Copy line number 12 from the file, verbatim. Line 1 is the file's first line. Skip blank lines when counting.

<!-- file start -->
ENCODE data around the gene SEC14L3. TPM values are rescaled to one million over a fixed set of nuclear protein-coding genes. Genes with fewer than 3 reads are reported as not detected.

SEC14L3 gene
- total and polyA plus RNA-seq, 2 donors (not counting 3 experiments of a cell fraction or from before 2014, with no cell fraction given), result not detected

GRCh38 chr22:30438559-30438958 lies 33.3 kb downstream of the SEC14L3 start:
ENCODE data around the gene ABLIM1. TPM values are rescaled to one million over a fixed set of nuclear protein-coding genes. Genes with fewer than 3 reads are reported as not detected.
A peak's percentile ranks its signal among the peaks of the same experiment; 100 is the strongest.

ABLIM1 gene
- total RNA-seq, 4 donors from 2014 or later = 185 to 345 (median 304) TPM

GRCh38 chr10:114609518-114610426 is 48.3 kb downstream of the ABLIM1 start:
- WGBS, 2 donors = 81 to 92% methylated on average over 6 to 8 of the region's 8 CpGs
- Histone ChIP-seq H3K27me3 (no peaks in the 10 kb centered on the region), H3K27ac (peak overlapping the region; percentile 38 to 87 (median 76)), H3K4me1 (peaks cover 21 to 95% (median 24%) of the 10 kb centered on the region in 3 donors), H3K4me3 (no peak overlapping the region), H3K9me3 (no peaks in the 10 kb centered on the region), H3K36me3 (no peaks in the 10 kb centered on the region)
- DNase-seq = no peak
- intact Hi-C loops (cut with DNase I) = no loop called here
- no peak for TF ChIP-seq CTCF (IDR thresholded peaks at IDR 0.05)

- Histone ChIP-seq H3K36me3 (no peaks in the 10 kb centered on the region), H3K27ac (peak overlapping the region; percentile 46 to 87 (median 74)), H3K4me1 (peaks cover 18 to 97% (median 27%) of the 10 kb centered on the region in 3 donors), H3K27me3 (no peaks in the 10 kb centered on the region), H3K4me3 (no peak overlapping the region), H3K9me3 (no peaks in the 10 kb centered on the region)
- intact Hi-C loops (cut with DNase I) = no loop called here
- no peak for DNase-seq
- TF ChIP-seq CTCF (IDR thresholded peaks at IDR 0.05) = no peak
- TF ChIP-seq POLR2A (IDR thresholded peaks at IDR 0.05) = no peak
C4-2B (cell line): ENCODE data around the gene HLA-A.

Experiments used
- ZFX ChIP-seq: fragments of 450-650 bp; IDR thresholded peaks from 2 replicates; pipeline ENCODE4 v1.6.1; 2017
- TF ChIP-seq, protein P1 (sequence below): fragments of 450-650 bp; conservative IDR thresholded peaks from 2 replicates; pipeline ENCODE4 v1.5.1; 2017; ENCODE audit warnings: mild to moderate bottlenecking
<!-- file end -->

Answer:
- DNase-seq = no peak